Having a thermal camera that comes equipped with a laser pointer is valuable if you’re going to be working in the dark. While it does not necessarily help you to see what you’re pointing at, it does indicate where you are pointing the lens. Be careful if you’re using night vision or night shot, as the pointer might show up as a light anomaly.
Get acquainted with thermal imagery
It is very important that you familiarize yourself with your own body heat, how it reflects in a room, what surfaces reflect your heat, and how long your heat signature stays visible. It’s very easy to mistake your own heat reflection for a paranormal presence, as your body heat will reflect off of just about any shiny surface, and even some that you don’t expect.
Get to know your thermal camera
Thoroughly familiarize yourself with the thermal camera you are using. How does your camera depict thermal imagery? Does it flare out of proportion? Does it constantly focus giving objects the appearance of having slight movement?
Make sure your thermal imaging camera is in focus at all times. This may sound like common sense, but different thermal signatures will cause the thermal camera to refocus, especially when you use it in handheld mode, during which you will come across many thermal signatures: Other investigators, clients, animals, and reflections. “Out of focus” in this context means that the thermal imagery will flare out somewhat, colors will blend, etc. Once you give the focus ring a slight adjustment, you should see the thermal image sharpen, making your thermal reading more accurate. Don’t worry, using the focus ring on your thermal camera will quickly become second nature. Since your goal is to capture real time paranormal activity, you should be watching the screen at all times.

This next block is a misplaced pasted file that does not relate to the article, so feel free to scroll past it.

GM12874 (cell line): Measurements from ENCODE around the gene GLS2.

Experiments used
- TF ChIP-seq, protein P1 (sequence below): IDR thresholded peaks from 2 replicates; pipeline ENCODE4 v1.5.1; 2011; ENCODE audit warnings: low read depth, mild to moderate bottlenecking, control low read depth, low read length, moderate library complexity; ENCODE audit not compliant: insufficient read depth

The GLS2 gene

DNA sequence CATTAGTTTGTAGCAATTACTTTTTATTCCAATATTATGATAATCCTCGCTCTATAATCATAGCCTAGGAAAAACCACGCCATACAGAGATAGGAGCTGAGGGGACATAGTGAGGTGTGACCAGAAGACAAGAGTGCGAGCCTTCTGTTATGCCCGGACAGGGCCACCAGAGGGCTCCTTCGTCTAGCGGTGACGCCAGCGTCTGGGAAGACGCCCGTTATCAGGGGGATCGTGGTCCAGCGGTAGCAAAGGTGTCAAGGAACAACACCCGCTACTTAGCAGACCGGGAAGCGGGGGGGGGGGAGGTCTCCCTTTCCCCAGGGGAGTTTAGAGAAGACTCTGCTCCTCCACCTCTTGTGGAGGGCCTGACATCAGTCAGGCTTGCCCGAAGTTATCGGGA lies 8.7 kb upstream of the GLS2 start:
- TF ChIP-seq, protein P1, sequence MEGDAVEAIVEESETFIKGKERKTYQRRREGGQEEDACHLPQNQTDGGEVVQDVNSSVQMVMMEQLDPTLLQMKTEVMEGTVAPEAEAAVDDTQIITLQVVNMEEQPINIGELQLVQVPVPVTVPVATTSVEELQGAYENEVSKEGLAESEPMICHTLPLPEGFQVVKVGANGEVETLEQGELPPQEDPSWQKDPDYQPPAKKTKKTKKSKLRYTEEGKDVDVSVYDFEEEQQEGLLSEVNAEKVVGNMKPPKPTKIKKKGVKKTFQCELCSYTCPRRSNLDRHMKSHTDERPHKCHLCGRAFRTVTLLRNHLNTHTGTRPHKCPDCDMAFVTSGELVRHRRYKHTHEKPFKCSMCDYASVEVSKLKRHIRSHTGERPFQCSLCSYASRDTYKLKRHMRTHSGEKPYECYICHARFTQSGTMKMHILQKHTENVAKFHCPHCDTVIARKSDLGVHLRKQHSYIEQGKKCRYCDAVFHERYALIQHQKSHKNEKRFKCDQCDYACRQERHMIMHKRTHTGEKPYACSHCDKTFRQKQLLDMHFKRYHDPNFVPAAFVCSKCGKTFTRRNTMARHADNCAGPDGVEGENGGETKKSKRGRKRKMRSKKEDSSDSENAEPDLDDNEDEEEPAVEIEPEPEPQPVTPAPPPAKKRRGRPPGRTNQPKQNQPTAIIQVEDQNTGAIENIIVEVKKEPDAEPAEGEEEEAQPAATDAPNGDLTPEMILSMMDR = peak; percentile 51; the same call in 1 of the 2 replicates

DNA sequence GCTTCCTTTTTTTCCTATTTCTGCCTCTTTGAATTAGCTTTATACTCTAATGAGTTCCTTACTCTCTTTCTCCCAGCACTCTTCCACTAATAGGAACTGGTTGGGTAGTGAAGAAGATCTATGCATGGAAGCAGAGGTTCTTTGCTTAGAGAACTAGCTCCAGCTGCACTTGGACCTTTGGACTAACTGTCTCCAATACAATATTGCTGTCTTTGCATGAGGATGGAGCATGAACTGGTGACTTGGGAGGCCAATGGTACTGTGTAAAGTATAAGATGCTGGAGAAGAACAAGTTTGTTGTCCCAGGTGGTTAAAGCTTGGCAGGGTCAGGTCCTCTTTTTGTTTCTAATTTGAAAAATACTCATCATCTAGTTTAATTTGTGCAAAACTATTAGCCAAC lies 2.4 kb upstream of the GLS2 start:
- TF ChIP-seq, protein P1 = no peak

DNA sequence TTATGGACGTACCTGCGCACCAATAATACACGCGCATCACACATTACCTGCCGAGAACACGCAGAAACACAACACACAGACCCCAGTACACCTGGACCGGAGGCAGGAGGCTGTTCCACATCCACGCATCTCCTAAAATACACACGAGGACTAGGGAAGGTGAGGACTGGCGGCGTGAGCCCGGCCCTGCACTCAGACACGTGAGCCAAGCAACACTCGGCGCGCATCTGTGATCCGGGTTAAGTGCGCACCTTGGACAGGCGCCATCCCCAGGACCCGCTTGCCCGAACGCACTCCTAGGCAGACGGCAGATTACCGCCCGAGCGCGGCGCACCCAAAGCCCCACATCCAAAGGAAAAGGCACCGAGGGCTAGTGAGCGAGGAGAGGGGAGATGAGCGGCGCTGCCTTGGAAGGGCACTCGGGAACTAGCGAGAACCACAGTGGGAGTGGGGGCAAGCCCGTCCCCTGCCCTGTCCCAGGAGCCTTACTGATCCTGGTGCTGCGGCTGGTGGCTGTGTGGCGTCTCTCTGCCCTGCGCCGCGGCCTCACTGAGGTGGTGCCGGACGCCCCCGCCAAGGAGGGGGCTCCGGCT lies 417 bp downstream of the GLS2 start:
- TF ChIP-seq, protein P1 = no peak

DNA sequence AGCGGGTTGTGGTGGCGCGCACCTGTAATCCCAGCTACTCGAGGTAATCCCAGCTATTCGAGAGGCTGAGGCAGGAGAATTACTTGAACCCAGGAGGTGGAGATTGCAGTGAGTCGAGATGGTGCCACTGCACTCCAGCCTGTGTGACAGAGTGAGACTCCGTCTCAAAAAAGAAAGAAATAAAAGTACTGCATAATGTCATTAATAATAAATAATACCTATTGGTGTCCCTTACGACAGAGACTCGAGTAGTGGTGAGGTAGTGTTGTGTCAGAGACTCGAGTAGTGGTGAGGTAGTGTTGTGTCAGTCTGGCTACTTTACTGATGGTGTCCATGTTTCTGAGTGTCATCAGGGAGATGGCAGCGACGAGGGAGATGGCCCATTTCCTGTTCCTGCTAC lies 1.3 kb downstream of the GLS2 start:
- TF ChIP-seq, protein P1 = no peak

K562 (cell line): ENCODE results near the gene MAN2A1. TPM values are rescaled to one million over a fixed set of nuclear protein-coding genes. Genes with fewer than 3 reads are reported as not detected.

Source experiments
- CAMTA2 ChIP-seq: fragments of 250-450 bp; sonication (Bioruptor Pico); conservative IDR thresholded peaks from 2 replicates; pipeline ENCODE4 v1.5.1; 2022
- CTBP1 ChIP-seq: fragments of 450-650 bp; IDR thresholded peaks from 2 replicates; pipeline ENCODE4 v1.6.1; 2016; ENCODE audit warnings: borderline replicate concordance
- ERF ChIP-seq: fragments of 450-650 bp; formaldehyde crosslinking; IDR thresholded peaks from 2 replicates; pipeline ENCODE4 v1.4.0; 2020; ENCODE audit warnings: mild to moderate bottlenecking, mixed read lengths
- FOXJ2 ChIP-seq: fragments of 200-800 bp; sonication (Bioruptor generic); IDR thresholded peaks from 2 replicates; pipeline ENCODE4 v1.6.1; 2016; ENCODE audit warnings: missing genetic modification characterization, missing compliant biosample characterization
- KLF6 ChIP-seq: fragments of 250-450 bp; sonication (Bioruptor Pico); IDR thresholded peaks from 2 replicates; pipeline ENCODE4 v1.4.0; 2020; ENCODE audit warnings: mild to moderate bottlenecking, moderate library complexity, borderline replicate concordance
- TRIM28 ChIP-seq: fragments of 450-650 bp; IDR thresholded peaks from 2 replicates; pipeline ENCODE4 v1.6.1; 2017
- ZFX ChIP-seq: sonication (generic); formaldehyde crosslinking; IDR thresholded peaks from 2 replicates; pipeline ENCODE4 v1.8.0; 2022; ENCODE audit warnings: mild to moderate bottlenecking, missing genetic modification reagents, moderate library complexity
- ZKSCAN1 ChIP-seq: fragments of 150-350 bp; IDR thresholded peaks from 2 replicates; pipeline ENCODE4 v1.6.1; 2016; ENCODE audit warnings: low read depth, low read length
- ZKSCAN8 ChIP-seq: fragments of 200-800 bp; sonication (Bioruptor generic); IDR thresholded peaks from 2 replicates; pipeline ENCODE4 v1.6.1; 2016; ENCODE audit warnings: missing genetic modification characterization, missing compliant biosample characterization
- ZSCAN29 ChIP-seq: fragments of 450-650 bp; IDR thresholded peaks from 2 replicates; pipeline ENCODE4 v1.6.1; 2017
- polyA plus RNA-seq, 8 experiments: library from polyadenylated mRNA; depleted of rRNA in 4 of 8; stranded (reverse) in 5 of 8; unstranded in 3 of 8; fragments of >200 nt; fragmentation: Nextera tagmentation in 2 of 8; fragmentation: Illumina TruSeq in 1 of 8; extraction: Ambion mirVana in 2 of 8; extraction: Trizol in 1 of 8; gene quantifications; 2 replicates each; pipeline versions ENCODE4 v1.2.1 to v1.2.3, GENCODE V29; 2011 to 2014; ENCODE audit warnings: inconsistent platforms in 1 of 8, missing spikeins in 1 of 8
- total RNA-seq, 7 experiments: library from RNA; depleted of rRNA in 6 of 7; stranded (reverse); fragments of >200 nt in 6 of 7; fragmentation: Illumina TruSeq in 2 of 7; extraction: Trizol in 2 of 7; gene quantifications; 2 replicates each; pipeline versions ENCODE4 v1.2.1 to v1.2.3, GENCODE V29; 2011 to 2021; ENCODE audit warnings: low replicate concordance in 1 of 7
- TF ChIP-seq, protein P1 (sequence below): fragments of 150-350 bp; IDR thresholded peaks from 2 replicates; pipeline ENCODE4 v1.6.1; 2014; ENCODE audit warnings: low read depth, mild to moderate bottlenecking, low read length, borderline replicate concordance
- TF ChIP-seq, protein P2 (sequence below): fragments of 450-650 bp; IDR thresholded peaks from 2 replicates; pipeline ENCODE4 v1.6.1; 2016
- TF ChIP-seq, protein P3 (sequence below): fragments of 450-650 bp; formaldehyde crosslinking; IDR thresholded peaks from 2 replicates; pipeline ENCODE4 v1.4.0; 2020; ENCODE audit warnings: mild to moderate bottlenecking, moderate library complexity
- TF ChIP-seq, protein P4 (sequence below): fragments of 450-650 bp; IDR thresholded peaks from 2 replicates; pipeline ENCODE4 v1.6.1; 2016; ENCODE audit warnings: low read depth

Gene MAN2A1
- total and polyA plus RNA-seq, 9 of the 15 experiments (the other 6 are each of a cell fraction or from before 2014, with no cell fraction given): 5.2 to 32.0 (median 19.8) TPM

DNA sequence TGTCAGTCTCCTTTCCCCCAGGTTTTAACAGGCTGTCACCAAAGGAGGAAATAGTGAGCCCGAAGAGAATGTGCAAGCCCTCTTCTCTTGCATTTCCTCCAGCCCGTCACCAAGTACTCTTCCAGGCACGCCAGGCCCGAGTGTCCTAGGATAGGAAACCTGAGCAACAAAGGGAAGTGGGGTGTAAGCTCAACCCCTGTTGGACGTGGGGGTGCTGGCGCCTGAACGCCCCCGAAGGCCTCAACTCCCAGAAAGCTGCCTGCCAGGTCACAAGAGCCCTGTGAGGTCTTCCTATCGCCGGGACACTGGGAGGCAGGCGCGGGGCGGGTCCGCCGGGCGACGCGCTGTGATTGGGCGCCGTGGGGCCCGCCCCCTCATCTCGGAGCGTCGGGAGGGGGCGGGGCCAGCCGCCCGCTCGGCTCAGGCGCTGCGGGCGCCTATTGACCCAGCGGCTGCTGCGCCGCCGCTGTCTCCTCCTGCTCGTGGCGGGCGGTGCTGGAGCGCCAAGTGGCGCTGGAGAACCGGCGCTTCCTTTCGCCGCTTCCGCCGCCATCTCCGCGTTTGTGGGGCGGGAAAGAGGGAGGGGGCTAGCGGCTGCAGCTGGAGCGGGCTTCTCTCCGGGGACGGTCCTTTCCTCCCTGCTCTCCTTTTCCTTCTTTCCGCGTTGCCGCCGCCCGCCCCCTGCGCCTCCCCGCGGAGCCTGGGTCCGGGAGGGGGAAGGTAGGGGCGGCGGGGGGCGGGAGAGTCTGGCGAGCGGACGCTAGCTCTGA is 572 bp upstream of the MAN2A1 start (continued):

Identifying paranormal energy with the thermal camera
Thermal cameras are used by fire departments to make sure a blaze is completely extinguished. It also helps them to see through smoke, find persons, and localize the base of a fire. Police also employ the thermal camera to find fugitives when they are holed up in buildings or areas where they can’t rely on normal surveillance techniques.
At TAPS, we’ve adapted the thermal camera for use in paranormal investigations. Because spirits are composed of energy and energy emits radiation, you can theoretically use the thermal imaging camera to see a temperature artifact left over from a spirit’s passage. We’ve learned over several investigations that balls of cold temperature detected by the thermal imaging camera may indicate a sudden energy void caused by paranormal activity.
You may also be able to see the heat exchange of spiritual energy moving past energy. If energy is being removed from an area for a spirit to manifest or move an object there is a chance that the thermal imaging camera will capture the cold spot left by the void or energy.
The thermal imaging camera continues to provide great results for TAPS, and points to the real future of paranormal detection—human observation operating in tandem with devices that measure activity beyond normal sensory perception.
Check out the introduction to Britt's Gear Guide as he takes you on a tour of the TAPS gear room.
Adam Berry answers your questions from Facebook!
Britt and KJ get a funny look at what they find while investigating.